Even though the exorbitant costs of long-term care in Texas and other states may wipe out one's life savings and the assets intended for loved ones, many persons ignore the threat until it is too late. For those who do establish a plan, they generally enjoy a new peace-of-mind that could, in and of itself, extend their emotional health securely into the future. With skilled nursing home care said to cost an average of $77,745 per year, it is imperative to engage in long-term care planning. This may be accomplished by consulting with a knowledgeable financial planner, if necessary, and with an experienced elder law attorney.
The likelihood of one needing to access long-term care resources is great: the U.S. Department of Health and Human Services predicts that at least 70 percent of people over age 65 will need some long-term care at some point. In light of the foregoing, it is unsettling to know that about 90 percent of retirees in 2010 had not discussed these issues with their spouse or children. Consequently, many persons will lose their homes and assets even though they had intended to have their children share in them after death.
The need for elder law planning techniques is created by the high cost of long-term care facilities. One of these high-ticket items is home health care. When a person does not need round the clock care, home health care and other services may be feasible, but funding is necessary to be established in advance. Independent and assisted living communities are another potential resource that one may seek in the twilight years.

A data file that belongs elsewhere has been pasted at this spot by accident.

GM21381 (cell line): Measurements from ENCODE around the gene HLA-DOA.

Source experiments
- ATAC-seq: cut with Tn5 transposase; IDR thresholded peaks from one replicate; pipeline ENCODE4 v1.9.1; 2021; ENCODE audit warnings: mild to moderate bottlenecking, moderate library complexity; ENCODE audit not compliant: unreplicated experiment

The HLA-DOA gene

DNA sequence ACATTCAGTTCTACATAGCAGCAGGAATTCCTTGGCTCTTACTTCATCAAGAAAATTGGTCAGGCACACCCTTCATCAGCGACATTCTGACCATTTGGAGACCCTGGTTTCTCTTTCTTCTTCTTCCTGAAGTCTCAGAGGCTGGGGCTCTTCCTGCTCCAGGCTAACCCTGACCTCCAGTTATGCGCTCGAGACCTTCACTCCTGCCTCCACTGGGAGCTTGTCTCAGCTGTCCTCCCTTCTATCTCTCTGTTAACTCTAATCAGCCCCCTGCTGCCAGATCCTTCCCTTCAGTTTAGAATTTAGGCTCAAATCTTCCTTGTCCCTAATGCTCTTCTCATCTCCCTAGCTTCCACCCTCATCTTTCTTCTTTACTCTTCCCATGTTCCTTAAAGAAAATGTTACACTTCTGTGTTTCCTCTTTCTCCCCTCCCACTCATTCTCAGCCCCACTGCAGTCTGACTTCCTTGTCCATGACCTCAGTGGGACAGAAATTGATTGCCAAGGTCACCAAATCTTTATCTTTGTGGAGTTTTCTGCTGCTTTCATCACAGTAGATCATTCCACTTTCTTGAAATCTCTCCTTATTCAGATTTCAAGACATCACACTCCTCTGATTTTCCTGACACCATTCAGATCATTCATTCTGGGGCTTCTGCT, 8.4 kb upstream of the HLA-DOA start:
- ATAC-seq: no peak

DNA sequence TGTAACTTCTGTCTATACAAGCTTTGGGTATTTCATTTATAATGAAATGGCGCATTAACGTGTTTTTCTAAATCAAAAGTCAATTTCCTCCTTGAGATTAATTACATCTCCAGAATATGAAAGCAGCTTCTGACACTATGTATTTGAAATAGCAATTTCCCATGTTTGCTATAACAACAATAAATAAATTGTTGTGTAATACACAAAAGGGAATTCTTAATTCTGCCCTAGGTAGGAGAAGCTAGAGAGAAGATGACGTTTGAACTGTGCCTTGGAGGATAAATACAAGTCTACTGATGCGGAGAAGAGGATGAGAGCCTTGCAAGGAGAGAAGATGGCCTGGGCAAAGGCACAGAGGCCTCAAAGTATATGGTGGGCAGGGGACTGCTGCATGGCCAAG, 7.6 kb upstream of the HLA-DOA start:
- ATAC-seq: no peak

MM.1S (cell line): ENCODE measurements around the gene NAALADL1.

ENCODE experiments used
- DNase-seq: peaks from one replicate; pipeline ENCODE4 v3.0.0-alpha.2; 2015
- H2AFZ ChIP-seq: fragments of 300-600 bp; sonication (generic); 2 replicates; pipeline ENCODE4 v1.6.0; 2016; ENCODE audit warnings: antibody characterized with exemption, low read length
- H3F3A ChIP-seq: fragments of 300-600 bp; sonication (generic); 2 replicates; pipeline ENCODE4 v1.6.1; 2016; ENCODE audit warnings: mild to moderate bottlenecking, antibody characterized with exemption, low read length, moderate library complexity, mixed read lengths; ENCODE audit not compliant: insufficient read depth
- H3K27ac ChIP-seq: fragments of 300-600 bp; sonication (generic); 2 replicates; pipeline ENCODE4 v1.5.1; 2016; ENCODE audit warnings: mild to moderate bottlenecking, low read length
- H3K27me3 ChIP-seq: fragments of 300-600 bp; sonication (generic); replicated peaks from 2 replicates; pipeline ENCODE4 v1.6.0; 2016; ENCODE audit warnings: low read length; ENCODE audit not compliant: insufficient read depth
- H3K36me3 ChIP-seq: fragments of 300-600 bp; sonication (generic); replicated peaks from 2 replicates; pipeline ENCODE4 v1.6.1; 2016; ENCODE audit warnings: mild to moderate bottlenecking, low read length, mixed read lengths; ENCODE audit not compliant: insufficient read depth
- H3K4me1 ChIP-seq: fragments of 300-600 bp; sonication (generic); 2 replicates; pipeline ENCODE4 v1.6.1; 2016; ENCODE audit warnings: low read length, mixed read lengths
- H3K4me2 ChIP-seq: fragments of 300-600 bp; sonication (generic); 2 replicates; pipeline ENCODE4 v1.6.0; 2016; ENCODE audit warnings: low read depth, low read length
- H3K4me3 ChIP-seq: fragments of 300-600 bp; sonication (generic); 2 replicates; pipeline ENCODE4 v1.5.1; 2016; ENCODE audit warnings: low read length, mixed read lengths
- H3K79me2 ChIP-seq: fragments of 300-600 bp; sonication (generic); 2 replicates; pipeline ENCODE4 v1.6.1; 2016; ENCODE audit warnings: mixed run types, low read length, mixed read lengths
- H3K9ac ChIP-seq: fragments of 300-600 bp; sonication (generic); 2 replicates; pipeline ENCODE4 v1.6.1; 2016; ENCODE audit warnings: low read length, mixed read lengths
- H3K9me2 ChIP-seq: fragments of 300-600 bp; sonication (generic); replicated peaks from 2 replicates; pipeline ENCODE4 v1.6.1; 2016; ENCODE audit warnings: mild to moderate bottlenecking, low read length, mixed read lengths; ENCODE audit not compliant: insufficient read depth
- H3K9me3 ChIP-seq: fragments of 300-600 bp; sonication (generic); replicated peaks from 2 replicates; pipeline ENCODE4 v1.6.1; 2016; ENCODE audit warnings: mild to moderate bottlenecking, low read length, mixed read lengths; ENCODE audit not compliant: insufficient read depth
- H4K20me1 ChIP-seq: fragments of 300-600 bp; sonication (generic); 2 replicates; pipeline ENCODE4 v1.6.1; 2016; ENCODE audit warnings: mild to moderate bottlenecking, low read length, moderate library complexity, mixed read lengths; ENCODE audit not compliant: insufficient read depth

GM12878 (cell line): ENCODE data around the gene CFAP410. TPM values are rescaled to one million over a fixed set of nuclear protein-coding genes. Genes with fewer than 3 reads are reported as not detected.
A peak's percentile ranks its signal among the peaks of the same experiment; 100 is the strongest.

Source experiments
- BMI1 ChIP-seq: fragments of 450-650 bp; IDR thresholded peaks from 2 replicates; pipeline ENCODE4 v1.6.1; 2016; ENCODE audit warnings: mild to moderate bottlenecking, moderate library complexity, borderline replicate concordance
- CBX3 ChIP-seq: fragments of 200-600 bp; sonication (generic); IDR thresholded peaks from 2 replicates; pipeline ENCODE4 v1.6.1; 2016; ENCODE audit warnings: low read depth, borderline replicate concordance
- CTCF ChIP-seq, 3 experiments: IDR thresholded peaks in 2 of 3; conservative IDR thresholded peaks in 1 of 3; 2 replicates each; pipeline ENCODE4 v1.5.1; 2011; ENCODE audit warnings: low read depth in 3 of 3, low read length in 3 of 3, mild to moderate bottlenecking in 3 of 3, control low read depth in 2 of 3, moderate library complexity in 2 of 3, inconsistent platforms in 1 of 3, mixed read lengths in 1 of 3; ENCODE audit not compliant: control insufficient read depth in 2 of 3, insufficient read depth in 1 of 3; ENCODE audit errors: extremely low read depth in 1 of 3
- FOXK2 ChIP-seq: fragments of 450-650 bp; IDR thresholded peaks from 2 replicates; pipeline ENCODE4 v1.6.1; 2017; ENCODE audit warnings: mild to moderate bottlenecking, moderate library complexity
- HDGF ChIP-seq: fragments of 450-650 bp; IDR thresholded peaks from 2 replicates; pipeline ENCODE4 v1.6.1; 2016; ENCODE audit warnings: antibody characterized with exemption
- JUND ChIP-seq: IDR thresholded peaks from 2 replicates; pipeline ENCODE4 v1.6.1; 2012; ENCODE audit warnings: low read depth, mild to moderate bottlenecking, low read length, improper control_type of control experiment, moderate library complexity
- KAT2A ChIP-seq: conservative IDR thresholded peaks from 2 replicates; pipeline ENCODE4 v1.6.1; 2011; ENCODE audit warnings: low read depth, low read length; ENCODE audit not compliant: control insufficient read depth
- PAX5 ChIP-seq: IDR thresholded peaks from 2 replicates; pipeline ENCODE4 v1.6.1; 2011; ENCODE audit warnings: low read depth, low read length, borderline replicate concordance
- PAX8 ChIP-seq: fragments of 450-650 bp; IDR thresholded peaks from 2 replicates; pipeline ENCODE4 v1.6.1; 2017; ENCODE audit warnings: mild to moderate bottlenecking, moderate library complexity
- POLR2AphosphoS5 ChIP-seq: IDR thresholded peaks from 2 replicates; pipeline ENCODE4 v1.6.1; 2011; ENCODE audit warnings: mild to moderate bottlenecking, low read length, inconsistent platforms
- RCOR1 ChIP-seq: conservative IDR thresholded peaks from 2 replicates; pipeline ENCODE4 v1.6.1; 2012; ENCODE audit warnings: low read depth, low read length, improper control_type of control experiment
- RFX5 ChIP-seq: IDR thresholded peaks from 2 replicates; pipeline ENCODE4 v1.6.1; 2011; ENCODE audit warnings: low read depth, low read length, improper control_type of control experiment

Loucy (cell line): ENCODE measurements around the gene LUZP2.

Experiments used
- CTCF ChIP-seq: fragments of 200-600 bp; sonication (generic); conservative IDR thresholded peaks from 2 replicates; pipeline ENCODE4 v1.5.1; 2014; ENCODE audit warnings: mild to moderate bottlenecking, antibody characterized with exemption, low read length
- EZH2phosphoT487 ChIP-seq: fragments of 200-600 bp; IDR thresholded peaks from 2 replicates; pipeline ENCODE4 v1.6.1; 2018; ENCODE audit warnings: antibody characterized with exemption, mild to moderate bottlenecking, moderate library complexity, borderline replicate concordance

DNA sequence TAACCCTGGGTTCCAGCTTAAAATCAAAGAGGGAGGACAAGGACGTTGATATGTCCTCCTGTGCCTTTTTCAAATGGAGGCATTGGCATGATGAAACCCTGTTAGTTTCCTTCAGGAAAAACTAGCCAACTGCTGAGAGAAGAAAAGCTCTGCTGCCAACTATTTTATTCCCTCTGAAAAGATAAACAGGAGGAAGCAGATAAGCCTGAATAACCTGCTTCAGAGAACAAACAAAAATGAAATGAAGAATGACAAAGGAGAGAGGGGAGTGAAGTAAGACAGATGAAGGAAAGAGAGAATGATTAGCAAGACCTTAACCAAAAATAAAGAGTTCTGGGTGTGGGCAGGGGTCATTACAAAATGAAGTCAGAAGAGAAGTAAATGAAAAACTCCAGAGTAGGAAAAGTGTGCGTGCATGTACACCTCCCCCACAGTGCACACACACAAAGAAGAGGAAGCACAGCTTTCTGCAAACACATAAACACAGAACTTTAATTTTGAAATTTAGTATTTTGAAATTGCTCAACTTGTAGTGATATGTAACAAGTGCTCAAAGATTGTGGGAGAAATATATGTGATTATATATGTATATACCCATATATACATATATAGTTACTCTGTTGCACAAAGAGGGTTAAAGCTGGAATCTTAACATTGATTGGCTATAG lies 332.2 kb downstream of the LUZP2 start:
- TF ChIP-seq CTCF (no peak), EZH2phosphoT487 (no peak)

These private apartment facilities are attractive in allowing an independent lifestyle. Skilled nursing homes are necessary for those who cannot get along without full time health care and assistance in daily living. All in all, an individual residing in Texas will likely feel a sense of security for the future when long-term care planning results in an established plan going forward. This may be most effectively accomplished by meeting with an elder law attorney as soon as possible after one enters or approaches retirement.
Source: swnewsmedia.com, "EPPIA Update: Plan for your care now", Ronald Kolband and Peter Hallberg, Oct. 8, 2015